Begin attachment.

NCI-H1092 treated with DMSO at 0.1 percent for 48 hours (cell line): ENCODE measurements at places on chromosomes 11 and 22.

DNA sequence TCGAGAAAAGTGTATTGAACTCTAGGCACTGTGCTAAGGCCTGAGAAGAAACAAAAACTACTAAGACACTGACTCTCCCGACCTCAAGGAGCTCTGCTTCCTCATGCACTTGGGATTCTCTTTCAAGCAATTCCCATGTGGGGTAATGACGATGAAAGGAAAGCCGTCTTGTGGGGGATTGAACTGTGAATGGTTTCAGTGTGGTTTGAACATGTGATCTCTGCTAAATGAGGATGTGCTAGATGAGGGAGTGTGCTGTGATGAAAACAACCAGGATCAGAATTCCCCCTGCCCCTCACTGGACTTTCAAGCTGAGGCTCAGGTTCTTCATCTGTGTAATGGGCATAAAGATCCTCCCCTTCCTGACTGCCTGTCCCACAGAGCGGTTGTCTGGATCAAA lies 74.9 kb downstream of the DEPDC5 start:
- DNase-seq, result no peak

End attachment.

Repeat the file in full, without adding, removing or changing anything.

NCI-H1092 treated with DMSO at 0.1 percent for 48 hours (cell line): ENCODE measurements at places on chromosomes 11 and 22.

DNA sequence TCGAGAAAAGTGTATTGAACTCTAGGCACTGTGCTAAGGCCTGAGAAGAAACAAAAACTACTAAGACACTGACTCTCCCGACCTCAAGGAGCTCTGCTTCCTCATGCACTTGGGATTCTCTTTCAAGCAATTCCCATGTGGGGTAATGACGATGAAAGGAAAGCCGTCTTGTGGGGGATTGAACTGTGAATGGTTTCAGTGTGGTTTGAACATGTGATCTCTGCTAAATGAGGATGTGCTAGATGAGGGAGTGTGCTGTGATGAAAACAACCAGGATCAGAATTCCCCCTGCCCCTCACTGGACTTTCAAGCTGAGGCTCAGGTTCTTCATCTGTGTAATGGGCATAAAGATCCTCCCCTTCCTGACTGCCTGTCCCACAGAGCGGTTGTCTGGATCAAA lies 74.9 kb downstream of the DEPDC5 start:
- DNase-seq, result no peak